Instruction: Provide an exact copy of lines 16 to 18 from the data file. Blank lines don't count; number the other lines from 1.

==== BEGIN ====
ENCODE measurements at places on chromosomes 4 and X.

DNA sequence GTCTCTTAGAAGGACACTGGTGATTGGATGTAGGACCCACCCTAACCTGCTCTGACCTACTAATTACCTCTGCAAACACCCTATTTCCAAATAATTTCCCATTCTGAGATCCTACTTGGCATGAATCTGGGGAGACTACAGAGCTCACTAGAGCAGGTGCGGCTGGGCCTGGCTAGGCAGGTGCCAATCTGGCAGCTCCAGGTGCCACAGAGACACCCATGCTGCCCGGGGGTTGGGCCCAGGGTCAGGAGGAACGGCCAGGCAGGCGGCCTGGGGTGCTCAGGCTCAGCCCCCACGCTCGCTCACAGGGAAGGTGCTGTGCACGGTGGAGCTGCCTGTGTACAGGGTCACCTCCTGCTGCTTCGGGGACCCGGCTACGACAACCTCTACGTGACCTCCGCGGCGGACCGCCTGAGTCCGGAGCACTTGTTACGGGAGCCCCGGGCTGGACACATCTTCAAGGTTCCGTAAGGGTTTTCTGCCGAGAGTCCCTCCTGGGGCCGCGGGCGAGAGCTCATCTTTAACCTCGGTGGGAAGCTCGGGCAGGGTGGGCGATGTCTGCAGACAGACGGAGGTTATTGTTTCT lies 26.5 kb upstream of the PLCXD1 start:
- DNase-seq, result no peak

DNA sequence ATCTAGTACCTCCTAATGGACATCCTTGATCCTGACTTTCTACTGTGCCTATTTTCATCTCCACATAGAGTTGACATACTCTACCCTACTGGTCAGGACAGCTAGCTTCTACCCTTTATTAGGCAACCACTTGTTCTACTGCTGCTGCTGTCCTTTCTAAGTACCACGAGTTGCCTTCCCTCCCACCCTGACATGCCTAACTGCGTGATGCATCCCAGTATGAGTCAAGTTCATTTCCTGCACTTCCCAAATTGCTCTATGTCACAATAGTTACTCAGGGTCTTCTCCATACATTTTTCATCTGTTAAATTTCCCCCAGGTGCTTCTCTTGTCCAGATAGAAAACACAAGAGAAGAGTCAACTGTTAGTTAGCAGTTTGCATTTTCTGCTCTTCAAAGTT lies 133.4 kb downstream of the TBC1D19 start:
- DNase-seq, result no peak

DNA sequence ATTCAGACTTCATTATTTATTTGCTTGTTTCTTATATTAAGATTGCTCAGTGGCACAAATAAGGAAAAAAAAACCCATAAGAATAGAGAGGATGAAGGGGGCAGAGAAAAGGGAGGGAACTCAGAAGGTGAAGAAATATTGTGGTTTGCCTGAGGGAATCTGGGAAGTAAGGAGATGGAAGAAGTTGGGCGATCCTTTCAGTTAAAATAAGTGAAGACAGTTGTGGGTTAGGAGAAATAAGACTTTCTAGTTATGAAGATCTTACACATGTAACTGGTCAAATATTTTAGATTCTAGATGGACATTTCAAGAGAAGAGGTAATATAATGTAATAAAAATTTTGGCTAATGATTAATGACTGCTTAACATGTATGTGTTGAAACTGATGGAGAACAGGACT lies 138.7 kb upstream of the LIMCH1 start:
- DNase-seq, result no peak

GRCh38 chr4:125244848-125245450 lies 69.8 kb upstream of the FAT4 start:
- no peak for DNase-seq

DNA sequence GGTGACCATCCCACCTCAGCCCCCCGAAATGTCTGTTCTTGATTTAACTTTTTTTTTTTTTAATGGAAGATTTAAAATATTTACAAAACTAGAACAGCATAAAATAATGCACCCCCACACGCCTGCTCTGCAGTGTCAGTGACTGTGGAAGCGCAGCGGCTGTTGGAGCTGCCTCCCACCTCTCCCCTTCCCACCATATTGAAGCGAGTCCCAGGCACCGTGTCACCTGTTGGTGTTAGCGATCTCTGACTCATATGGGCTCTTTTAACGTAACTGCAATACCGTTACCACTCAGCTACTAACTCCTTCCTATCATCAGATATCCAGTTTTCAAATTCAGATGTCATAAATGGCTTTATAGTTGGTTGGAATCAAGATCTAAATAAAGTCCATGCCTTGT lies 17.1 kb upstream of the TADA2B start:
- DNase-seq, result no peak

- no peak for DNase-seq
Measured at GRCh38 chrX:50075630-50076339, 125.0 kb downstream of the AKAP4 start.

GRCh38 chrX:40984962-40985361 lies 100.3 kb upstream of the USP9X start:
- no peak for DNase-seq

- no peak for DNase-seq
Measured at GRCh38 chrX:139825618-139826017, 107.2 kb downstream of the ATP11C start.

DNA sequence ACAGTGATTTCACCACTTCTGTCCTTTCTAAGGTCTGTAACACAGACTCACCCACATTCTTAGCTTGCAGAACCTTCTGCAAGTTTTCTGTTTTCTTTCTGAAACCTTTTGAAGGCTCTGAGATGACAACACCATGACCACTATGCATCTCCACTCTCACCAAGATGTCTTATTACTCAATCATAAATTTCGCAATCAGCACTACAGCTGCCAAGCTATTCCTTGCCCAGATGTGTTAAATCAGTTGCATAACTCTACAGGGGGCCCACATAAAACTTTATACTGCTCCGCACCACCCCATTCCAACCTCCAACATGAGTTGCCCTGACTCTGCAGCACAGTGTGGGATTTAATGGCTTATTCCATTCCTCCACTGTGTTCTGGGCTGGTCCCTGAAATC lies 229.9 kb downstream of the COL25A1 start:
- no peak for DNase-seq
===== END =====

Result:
- no peak for DNase-seq
Measured at GRCh38 chrX:139825618-139826017, 107.2 kb downstream of the ATP11C start.

DNA sequence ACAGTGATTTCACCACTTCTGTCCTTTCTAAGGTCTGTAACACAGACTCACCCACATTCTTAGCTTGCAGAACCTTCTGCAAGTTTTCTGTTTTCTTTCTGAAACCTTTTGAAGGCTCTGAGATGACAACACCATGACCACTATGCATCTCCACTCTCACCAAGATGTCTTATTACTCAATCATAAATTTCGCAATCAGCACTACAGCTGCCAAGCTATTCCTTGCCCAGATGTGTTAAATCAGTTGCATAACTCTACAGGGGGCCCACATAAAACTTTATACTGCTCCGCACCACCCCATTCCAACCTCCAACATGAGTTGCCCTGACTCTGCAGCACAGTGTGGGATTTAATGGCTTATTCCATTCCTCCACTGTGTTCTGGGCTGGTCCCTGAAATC lies 229.9 kb downstream of the COL25A1 start: